General Assembly working through dozens of bills at deadline
RALEIGH, N.C. (AP) — The North Carolina House and Senate are trying to pass dozens of bills before a self-imposed deadline designed to winnow policy ideas with enough support from those that lack it.
The General Assembly set Thursday as the “crossover” date for this two-year session. Essentially any measure unrelated to taxes or spending that doesn’t pass one chamber by then is considered dead through 2020. There are exceptions and ways around the rule.
The House is trying to finish its pre-crossover work by Tuesday. On Monday the chamber approved measures regulating zip line and aerial ropes course operators and creating new crimes against drug dealers whose clients die by taking controlled substances. After some parliamentary maneuvers, the House essentially defeated a measure allowing electronic license-plate readers in state highway rights of way.
Late Monday, the full Senate approved more than 15 bills, while members of a House committee advanced a bill that creates $100 fines for drivers who use hand-held cellphones or other hand-held electronic devices in a manner that leads to careless and reckless driving. The cellphone bill almost stalled last week because it almost had made eating or putting on makeup behind the wheel possible prerequisites for being charged with a distracted driving infraction. That language was removed.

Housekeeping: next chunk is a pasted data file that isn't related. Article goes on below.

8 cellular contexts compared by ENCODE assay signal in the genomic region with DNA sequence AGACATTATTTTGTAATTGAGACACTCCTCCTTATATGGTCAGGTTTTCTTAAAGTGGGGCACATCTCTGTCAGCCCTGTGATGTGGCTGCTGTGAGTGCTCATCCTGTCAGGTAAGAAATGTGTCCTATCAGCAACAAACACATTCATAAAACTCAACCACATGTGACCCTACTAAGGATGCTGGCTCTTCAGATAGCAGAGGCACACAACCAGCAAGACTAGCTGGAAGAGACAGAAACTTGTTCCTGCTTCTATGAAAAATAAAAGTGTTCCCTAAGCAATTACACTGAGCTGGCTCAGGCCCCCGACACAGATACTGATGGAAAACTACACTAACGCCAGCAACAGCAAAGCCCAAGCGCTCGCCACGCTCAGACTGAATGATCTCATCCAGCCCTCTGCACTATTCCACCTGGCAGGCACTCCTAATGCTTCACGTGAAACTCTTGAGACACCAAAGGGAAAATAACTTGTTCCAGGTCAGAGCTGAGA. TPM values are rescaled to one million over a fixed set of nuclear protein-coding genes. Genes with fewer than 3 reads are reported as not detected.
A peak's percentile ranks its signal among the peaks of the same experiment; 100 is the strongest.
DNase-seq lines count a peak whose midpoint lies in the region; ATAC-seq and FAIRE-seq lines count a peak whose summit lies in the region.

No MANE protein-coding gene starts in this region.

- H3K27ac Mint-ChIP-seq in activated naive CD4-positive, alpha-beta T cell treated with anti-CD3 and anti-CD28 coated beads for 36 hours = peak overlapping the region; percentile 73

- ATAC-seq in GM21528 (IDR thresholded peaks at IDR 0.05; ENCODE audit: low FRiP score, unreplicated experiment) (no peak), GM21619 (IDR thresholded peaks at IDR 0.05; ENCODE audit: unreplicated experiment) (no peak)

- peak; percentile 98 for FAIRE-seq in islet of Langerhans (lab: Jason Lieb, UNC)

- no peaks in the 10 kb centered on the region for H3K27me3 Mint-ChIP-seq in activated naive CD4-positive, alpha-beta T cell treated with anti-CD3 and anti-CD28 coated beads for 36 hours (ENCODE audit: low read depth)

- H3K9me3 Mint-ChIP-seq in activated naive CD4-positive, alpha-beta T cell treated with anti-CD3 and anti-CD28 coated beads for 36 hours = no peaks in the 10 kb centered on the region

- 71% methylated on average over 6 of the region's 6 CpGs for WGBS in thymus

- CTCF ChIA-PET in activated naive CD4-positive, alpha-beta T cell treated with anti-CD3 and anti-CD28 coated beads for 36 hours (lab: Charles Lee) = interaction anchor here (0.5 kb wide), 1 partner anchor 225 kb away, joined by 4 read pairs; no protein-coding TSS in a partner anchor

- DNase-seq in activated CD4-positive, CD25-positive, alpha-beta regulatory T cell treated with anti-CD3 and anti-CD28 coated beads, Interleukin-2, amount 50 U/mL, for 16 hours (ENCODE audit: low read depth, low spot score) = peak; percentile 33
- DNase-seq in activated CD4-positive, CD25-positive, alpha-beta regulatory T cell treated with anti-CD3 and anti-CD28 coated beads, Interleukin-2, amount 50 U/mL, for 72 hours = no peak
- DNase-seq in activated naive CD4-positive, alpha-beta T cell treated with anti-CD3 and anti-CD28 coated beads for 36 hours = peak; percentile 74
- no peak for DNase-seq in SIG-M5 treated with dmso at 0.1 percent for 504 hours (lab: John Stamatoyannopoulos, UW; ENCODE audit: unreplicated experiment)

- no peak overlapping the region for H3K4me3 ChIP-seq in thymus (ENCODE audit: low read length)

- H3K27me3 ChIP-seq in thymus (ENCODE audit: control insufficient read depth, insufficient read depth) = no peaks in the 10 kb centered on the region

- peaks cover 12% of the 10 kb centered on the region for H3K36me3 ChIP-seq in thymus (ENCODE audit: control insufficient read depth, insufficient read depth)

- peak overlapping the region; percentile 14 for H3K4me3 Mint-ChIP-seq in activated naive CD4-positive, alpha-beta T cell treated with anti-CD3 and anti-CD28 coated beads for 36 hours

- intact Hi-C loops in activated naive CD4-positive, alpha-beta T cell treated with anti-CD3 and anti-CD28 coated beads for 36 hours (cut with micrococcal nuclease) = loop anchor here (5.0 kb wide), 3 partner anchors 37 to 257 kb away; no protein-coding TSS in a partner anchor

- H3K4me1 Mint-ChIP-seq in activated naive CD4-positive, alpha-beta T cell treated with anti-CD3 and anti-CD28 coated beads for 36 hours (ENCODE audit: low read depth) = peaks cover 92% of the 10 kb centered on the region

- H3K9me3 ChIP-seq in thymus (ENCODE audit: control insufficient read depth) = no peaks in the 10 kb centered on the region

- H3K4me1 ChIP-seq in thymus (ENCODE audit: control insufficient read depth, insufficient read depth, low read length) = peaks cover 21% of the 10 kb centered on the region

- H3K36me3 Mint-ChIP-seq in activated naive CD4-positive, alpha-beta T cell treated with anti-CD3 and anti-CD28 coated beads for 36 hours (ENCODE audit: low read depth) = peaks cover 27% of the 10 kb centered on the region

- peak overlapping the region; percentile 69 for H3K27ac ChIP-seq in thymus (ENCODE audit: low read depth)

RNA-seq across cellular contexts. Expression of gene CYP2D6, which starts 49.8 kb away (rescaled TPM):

The House Rules Committee also voted 12-11 to send to the full House a measure in which local governments with “sanctuary” policies toward immigration could be penalized by the state by withholding their shares of tax dollars. Individuals could sue over such policies. The bill, which is opposed by civil liberties and immigration advocacy groups, also would require some state law enforcement officers to carry out immigration laws through the state entering what’s called a 287(g) agreement.